The “CBS Evening News” ended a recent broadcast with a story about a 14-year-old high school freshman whose dream is to be an NFL quarterback.
Calder Hodge is a double amputee who plays for his school’s JV football team. His story may be an interesting one, but the CBS coverage was problematic for a number of reasons, offering a lesson on how to cover people with disabilities without being patronizing or offensive.
Laura Misener, who conducts research on disability and para-sports at the University of Western Ontario, has been quoted as saying that, too often, reporters ask questions only about an athlete’s disability or impairment without considering the sport in which they compete.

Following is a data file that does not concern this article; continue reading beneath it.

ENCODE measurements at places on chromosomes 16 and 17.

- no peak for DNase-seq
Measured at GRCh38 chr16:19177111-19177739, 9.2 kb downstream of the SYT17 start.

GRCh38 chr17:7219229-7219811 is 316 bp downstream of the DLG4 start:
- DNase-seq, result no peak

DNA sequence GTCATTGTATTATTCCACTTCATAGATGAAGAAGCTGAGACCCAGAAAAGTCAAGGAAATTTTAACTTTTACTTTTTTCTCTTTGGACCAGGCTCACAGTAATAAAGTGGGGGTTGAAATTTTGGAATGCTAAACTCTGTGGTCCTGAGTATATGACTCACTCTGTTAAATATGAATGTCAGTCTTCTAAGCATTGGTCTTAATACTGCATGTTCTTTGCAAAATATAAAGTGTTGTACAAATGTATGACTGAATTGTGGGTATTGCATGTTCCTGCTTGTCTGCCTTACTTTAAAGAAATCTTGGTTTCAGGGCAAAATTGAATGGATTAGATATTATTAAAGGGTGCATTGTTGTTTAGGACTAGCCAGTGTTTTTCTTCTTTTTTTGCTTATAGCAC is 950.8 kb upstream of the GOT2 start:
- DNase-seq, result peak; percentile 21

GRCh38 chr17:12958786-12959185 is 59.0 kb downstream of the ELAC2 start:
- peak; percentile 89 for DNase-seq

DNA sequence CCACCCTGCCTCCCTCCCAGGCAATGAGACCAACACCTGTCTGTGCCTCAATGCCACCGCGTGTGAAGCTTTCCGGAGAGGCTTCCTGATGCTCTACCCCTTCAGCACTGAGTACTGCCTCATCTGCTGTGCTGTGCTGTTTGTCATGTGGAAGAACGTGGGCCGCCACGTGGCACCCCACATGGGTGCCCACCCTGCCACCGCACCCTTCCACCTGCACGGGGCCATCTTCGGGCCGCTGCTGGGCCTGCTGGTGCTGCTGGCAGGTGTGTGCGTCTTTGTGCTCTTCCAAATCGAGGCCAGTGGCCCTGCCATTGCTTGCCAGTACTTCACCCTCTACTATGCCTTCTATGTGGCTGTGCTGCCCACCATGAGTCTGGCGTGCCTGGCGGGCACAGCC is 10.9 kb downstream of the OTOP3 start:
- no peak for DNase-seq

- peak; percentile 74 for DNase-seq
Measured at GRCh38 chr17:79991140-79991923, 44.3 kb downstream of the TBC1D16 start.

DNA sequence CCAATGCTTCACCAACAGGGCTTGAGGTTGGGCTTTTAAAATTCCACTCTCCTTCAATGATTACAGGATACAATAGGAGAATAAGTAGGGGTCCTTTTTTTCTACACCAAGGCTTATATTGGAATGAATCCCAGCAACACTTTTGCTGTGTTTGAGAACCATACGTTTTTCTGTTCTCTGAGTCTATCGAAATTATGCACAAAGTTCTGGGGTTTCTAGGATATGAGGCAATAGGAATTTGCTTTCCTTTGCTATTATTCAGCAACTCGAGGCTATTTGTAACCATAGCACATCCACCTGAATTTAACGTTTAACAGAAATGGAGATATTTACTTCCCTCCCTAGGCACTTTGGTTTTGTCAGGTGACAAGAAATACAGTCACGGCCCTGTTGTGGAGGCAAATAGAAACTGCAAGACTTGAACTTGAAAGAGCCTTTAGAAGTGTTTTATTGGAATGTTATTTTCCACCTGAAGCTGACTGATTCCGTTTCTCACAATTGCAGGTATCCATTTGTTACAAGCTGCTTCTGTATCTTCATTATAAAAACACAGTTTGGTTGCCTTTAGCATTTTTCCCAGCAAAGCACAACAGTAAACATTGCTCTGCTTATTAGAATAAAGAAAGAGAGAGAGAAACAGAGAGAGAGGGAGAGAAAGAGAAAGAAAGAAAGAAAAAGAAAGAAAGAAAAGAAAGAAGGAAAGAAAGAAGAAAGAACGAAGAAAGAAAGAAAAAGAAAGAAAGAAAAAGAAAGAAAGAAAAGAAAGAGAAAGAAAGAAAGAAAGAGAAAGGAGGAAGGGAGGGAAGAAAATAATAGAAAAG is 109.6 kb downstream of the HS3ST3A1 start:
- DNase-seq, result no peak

That’s certainly true for the CBS Evening News piece, which offered no interviews with coaches or teammates. Instead, the reporter’s focus was on Hodge’s prostheses and his “spirit,” with quotes like “you never hear him complain” and “every practice, every game he’s doing what he’s been told he can’t.” Hodge is described as a “special child” who is “chasing his dreams.’
During the holidays, many media outlets look for feel-good, inspirational stories like this one, but before making someone with a disability the subject of your piece, consider these questions:
- If disability were omitted would there be any news value to the piece?
- If the story is meant only to inspire or make the reader/viewer feel good, is it really a story?
If the answer is “yes” to either or both of these questions, the story may only reinforce negative stereotypes. If you do move forward, be careful of your tone and tell more than a one-dimensional story.
For more information:
NCDJ Style Guide: https://ncdj.org/style-guide/
By Susan LoTempio, board member, National Center on Disability and Journalism
Contact Susan on Twitter @slotempio or via email at email@example.com.